Back in July 7th, I disassembled my MacBook Pro to see if I could easily replace its hard disk for a faster one. I hadn't bought it yet because I first wanted to check that the whole process was easy. The thing is that, after a couple of problems, I could disassemble it. So I then ran to the local store to buy the new drive. But oh! They didn't have it. I decided to not reassemble the computer as one of the disassembling steps was quite scary and I didn't want to repeat it unless really necessary.

Stupid me. It has already been three weeks and they have not yet received any unit; I hate them at this point. And yes, I've been all this time with the laptop partly disassembled, working with external peripherals and without the battery. Which is very annoying because, even though I didn't think I really needed mobility, it is important once you get used to it.

Anyway. I have been using the machine as usual all these three weeks, and have kept working on my SoC project intensively. Lately, I noticed that my builds were running slower than as I remembered: for example, I went away for two hours and when I came back a full NetBSD/i386 release build had not finished yet. That was strange, but I blamed the software: things keep growing continuously, and a change in, e.g., GCC, could easily slow down everything.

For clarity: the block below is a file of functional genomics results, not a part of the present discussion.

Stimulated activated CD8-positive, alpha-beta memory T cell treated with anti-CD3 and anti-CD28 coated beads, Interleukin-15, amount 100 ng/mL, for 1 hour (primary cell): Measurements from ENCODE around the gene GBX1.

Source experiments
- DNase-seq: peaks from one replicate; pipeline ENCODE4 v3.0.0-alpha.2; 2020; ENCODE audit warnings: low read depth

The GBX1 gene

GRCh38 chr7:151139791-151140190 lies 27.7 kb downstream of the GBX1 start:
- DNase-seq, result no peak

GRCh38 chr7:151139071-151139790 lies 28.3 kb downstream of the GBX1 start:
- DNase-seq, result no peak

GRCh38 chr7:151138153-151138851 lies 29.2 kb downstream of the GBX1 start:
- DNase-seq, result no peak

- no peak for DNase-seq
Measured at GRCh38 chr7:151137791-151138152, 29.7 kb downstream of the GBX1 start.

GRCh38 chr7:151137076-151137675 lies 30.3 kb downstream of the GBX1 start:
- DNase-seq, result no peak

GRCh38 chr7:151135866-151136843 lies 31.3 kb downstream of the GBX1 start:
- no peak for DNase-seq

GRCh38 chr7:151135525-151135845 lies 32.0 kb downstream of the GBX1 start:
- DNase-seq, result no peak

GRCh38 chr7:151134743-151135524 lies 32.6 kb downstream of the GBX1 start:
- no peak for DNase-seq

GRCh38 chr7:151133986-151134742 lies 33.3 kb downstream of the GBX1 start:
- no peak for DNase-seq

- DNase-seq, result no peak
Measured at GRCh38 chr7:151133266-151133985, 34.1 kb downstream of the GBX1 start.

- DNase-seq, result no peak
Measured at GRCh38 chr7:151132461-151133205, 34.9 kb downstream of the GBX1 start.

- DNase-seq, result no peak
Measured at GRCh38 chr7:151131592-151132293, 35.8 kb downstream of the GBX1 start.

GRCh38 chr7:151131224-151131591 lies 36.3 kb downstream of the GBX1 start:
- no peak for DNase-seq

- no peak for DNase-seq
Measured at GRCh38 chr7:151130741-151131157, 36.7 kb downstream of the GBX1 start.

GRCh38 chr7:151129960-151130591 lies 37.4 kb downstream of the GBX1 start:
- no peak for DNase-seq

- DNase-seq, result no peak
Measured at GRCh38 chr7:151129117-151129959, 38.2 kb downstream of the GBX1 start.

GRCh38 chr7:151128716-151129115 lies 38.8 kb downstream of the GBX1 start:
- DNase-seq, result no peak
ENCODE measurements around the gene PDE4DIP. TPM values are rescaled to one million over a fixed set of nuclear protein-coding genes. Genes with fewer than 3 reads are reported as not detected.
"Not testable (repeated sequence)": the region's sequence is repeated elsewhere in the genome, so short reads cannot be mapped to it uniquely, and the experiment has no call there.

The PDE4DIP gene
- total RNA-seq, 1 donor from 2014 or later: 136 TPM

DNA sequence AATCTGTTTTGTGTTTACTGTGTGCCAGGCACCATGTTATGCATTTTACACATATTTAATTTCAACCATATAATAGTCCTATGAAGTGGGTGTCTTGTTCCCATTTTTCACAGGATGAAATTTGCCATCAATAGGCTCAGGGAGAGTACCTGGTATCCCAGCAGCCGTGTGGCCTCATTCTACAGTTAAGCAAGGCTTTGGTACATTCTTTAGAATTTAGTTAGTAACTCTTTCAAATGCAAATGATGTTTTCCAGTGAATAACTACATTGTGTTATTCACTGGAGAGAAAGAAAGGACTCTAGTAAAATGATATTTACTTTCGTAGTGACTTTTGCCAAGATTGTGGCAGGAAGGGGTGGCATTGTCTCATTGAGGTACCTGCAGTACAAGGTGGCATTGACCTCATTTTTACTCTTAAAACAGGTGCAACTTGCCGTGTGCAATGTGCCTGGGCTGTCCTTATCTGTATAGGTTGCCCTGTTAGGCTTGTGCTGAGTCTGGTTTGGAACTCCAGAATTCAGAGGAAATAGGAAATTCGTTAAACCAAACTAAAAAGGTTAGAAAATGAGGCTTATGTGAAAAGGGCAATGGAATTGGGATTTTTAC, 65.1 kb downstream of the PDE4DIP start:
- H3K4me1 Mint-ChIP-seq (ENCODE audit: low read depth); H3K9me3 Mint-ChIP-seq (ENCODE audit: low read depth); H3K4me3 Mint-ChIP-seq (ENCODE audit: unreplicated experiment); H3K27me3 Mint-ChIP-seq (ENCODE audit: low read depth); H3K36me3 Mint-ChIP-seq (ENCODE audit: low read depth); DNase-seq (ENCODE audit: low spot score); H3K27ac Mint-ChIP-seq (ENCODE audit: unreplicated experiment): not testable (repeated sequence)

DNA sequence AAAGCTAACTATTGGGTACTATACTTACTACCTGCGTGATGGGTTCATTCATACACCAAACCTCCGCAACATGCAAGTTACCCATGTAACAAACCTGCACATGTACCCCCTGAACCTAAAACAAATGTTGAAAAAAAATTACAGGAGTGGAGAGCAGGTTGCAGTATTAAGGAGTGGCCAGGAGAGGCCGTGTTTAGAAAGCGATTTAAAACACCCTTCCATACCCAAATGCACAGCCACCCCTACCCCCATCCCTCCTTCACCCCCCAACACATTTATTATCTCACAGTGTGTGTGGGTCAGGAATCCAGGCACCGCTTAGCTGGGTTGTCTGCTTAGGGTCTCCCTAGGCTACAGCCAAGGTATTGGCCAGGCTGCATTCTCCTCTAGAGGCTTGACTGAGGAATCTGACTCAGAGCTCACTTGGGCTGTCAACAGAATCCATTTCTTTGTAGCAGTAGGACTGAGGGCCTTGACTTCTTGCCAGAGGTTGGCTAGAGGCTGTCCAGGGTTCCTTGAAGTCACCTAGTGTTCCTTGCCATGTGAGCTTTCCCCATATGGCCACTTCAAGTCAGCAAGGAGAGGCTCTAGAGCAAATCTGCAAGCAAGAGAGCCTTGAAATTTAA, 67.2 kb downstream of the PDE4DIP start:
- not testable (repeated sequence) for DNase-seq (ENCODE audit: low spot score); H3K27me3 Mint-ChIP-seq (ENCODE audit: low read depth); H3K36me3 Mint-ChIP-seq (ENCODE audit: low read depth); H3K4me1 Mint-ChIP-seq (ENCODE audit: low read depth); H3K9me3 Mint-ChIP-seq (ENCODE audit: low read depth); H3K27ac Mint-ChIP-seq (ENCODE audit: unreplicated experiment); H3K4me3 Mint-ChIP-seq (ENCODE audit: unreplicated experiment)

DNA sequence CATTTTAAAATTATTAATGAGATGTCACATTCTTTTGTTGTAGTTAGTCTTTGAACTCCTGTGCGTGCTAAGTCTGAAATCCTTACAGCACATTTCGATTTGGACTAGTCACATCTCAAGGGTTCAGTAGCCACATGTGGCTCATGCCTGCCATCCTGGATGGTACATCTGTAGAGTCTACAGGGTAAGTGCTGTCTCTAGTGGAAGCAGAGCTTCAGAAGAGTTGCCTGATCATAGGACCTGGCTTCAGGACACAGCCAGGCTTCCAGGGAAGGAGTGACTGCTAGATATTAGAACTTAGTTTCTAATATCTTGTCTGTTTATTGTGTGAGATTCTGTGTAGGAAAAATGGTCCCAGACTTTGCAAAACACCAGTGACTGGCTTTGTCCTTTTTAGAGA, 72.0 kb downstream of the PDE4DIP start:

But yesterday, based on this thread, I installed CoreDuoTemp because I wanted to see how the processor's frequency throttling behaved. I panicked. The frequency meter was constantly at 1GHz (and the laptop carries a 2.16GHz processor) no matter what I did. Thinking that it'd be CoreDuoTemp's fault, I rebooted into Windows and installed CPU-Z. Same results. For a moment I was worried that the machine could be faulty or that I had broken it in the disassembly process. Fortunately, I later remembered another post that mentioned that MacBook Pros without a battery installed will run with the processor at the minimum speed; seems to be a firmware bug.

Effectively: I reassembled the machine today — with the old, painful, slow, stupid, ugly, etc. disk! —, installed the battery and all is fine again.

Why I am mentioning all this, though? Well, the thing is... if it wasn't for the software rebuilds, I wouldn't have noticed any slowdown in typical desktop usage tasks such as browsing the web, reading the email, chatting, editing photos or watching videos. And the processor was running at half of its full power! In other words, it confirms me that extra MHz are worthless for most people. It is "annoying" to see companies throwing away lots of perfectly-capable desktop machines, replacing them with more powerful ones that won't be used to its full capacity. (OK, there are other reasons for the switch aside the machine's speed.)

Just some numbers. Building ATF inside a Parallels NetBSD/i386 virtual machine took "real 4m42.004s, user 1m20.466s, sys 3m16.839s" without the battery, and with it: "real 2m9.984s, user 0m22.725s, sys 1m39.053s". Here, the speed is noticeable :-)

I will blog again when I have the replacement disk and possibly post some pictures of the whole procedure.